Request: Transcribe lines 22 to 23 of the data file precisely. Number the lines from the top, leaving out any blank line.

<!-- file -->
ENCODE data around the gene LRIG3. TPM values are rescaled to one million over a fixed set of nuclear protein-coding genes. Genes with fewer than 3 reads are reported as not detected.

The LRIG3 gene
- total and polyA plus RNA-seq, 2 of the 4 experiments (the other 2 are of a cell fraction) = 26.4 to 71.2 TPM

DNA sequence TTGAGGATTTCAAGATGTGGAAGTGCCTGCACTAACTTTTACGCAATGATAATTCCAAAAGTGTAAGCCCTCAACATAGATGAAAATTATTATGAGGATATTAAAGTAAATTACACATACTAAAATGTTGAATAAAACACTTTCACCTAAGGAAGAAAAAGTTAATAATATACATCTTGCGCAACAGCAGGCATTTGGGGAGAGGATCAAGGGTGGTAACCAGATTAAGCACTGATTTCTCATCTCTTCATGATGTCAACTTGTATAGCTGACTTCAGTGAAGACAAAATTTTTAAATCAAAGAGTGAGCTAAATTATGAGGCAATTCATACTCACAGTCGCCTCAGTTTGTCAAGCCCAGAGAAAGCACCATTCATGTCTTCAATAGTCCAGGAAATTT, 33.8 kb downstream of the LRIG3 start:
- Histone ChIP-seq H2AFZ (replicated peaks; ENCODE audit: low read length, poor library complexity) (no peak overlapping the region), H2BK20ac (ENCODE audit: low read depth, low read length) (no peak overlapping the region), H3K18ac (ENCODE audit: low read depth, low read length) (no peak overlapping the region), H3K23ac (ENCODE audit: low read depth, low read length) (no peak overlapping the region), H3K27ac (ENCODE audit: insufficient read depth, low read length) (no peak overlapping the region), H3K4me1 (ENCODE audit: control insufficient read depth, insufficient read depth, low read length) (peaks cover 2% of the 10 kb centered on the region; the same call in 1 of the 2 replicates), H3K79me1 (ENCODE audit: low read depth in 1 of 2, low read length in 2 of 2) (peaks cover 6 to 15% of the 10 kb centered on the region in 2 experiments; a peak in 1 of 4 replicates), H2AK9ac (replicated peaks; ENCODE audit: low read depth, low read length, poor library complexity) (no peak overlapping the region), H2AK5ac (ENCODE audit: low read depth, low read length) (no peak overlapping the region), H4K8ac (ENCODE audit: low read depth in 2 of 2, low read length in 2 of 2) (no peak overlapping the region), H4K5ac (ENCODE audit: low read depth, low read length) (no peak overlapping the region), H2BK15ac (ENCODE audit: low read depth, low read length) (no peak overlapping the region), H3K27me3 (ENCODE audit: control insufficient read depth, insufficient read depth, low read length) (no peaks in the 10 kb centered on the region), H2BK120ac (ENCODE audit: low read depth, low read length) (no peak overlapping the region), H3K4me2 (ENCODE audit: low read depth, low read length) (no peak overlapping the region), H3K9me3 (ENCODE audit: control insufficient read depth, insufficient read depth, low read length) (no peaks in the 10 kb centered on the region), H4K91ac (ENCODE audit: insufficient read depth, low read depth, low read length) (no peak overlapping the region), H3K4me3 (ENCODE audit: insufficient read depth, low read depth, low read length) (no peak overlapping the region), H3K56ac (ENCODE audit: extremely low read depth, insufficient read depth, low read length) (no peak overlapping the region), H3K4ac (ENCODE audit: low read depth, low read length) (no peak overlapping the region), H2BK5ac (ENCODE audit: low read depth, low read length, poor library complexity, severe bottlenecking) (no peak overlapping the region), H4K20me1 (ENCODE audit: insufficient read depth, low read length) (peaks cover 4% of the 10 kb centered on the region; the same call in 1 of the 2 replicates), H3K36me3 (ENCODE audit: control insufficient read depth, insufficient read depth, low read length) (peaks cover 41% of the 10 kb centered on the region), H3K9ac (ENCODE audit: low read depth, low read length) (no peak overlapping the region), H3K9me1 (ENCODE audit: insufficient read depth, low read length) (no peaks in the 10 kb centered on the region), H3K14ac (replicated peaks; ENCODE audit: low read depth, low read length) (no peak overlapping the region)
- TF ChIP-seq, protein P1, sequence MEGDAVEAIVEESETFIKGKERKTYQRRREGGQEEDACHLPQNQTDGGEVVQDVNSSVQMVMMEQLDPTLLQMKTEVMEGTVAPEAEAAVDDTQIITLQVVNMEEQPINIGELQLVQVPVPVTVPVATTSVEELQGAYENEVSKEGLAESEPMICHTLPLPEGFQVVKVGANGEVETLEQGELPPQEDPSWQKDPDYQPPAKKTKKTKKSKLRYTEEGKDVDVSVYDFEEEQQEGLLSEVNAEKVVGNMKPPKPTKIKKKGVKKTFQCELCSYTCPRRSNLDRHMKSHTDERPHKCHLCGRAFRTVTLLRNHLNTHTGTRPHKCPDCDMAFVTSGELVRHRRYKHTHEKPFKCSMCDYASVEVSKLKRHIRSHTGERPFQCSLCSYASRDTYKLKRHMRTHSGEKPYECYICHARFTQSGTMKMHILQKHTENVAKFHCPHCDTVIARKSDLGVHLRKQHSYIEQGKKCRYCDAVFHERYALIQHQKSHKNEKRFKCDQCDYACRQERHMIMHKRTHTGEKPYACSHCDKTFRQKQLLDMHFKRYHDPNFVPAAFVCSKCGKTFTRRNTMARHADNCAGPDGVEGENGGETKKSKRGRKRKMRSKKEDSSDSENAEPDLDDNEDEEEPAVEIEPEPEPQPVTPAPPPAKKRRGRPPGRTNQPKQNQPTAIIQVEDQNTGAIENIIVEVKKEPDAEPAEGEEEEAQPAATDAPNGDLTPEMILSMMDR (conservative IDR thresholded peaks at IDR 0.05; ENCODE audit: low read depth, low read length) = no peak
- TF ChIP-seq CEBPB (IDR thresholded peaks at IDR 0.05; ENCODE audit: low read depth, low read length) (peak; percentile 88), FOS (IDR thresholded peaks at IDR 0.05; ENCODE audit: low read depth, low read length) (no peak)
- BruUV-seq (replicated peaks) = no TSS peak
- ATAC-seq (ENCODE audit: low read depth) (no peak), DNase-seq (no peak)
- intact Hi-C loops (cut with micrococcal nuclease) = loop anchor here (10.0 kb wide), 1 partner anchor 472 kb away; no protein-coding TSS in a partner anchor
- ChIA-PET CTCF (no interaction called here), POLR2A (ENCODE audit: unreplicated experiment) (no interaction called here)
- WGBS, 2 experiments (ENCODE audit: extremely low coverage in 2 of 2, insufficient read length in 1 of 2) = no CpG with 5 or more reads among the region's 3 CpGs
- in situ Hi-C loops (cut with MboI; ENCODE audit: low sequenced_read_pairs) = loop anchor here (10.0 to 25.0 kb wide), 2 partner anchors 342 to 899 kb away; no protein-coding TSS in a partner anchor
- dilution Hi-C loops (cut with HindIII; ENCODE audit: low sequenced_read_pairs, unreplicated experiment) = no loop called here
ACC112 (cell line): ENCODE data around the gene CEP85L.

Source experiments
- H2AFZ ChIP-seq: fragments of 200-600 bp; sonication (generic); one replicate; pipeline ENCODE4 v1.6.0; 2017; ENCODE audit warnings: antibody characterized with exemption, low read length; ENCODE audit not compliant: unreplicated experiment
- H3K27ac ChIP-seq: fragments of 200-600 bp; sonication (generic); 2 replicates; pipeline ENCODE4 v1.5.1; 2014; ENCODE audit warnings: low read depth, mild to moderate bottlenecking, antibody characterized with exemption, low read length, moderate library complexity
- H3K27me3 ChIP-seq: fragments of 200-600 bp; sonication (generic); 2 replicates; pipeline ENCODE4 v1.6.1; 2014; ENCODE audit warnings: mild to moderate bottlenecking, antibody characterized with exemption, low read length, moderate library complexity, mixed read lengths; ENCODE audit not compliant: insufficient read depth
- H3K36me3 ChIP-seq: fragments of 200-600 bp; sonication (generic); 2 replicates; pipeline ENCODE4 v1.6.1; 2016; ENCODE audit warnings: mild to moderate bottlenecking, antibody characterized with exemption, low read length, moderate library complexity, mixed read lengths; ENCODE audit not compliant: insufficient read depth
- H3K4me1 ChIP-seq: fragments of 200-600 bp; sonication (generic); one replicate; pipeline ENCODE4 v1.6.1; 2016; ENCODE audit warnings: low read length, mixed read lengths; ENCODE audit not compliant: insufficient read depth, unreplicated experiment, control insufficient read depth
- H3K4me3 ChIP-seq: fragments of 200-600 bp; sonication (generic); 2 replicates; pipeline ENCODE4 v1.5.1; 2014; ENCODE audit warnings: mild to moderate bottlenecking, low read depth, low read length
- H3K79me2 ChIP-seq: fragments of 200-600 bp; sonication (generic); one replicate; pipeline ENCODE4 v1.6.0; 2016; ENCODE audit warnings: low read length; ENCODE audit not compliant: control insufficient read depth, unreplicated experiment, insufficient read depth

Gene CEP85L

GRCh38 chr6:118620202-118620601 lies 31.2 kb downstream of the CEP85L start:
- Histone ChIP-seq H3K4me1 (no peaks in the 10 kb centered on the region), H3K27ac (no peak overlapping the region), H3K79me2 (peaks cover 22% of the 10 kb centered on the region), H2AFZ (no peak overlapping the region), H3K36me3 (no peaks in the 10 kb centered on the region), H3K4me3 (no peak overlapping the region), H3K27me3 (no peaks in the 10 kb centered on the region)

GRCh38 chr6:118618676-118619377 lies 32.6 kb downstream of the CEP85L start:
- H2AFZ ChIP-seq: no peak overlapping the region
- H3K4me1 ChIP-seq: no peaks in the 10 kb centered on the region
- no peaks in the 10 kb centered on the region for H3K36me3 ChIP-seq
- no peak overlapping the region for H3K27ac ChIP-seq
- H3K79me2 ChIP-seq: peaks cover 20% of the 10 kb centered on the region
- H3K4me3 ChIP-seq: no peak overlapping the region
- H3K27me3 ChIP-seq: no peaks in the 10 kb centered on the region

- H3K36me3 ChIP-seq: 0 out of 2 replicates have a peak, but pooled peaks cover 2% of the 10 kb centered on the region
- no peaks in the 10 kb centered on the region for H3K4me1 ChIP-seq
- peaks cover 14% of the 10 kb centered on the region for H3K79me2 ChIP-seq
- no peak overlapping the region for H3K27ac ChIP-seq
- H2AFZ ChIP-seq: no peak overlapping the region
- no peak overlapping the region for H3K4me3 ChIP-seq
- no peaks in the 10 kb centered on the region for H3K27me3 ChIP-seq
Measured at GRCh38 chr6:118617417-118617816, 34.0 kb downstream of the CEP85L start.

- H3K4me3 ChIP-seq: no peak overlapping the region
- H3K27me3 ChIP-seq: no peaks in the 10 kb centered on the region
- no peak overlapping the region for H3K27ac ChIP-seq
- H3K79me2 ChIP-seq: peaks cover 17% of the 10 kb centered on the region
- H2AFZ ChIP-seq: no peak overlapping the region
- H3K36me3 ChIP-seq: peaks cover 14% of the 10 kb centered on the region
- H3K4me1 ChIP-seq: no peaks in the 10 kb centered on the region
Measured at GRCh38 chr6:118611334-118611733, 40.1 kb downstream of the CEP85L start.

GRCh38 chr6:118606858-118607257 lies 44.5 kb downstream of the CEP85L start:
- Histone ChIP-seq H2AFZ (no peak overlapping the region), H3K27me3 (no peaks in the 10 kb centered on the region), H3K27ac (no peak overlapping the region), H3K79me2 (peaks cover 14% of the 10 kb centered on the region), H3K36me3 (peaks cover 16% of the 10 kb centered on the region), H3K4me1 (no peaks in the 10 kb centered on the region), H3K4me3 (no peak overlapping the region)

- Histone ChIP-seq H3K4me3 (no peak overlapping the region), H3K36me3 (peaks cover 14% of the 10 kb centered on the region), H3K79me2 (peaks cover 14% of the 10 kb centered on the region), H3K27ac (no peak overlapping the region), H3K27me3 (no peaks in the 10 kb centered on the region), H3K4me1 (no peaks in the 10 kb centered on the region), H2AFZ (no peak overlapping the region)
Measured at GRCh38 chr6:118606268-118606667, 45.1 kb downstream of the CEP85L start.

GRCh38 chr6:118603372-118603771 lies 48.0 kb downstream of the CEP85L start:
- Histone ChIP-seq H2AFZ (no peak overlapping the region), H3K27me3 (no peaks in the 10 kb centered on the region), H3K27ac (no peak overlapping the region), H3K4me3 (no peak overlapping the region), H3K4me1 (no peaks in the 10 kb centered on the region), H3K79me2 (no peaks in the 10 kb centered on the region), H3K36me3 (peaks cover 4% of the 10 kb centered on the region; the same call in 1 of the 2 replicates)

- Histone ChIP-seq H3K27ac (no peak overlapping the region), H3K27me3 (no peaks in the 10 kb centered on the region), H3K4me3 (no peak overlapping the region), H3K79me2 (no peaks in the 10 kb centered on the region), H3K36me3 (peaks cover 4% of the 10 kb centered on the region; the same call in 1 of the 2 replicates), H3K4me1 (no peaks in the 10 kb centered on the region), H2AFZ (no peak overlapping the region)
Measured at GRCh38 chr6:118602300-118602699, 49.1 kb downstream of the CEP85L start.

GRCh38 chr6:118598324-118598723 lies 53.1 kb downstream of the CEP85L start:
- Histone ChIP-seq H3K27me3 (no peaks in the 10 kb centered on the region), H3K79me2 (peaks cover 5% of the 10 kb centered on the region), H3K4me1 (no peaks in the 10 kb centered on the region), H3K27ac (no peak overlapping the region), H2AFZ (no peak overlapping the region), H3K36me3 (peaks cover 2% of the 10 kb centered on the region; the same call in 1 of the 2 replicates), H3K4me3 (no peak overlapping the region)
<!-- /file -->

- H3K4me3 ChIP-seq: fragments of 200-600 bp; sonication (generic); 2 replicates; pipeline ENCODE4 v1.5.1; 2014; ENCODE audit warnings: mild to moderate bottlenecking, low read depth, low read length
- H3K79me2 ChIP-seq: fragments of 200-600 bp; sonication (generic); one replicate; pipeline ENCODE4 v1.6.0; 2016; ENCODE audit warnings: low read length; ENCODE audit not compliant: control insufficient read depth, unreplicated experiment, insufficient read depth